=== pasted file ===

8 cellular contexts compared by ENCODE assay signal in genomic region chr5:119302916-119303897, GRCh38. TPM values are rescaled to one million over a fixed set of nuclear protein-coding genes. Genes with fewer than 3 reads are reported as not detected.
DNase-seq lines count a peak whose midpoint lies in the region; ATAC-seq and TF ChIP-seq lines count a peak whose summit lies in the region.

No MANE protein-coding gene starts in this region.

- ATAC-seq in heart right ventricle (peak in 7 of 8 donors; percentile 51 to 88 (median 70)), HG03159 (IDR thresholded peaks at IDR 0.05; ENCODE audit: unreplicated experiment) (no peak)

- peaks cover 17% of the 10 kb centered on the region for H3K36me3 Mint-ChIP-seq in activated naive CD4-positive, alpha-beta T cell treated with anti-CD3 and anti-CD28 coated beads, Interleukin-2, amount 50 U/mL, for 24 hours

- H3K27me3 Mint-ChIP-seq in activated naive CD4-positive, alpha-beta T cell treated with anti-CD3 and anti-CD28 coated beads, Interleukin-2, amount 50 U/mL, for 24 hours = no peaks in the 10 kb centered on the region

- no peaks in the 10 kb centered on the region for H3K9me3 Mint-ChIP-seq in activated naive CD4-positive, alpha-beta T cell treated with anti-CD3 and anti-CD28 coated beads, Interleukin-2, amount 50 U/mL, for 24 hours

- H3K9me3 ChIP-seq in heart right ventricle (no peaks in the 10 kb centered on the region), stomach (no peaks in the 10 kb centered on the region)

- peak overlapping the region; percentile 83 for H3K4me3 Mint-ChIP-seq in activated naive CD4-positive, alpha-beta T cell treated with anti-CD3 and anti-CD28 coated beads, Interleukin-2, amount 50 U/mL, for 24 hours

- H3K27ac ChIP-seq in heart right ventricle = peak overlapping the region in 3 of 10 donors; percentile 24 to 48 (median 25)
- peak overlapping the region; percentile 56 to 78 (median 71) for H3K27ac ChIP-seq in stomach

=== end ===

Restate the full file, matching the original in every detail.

8 cellular contexts compared by ENCODE assay signal in genomic region chr5:119302916-119303897, GRCh38. TPM values are rescaled to one million over a fixed set of nuclear protein-coding genes. Genes with fewer than 3 reads are reported as not detected.
DNase-seq lines count a peak whose midpoint lies in the region; ATAC-seq and TF ChIP-seq lines count a peak whose summit lies in the region.

No MANE protein-coding gene starts in this region.

- ATAC-seq in heart right ventricle (peak in 7 of 8 donors; percentile 51 to 88 (median 70)), HG03159 (IDR thresholded peaks at IDR 0.05; ENCODE audit: unreplicated experiment) (no peak)

- peaks cover 17% of the 10 kb centered on the region for H3K36me3 Mint-ChIP-seq in activated naive CD4-positive, alpha-beta T cell treated with anti-CD3 and anti-CD28 coated beads, Interleukin-2, amount 50 U/mL, for 24 hours

- H3K27me3 Mint-ChIP-seq in activated naive CD4-positive, alpha-beta T cell treated with anti-CD3 and anti-CD28 coated beads, Interleukin-2, amount 50 U/mL, for 24 hours = no peaks in the 10 kb centered on the region

- no peaks in the 10 kb centered on the region for H3K9me3 Mint-ChIP-seq in activated naive CD4-positive, alpha-beta T cell treated with anti-CD3 and anti-CD28 coated beads, Interleukin-2, amount 50 U/mL, for 24 hours

- H3K9me3 ChIP-seq in heart right ventricle (no peaks in the 10 kb centered on the region), stomach (no peaks in the 10 kb centered on the region)

- peak overlapping the region; percentile 83 for H3K4me3 Mint-ChIP-seq in activated naive CD4-positive, alpha-beta T cell treated with anti-CD3 and anti-CD28 coated beads, Interleukin-2, amount 50 U/mL, for 24 hours

- H3K27ac ChIP-seq in heart right ventricle = peak overlapping the region in 3 of 10 donors; percentile 24 to 48 (median 25)
- peak overlapping the region; percentile 56 to 78 (median 71) for H3K27ac ChIP-seq in stomach